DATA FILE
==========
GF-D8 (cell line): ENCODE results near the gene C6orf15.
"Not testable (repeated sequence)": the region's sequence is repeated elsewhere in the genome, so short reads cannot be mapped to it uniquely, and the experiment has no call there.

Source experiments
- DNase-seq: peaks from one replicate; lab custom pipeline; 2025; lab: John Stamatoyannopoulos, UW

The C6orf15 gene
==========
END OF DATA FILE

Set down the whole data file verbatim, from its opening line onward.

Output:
GF-D8 (cell line): ENCODE results near the gene C6orf15.
"Not testable (repeated sequence)": the region's sequence is repeated elsewhere in the genome, so short reads cannot be mapped to it uniquely, and the experiment has no call there.

Source experiments
- DNase-seq: peaks from one replicate; lab custom pipeline; 2025; lab: John Stamatoyannopoulos, UW

The C6orf15 gene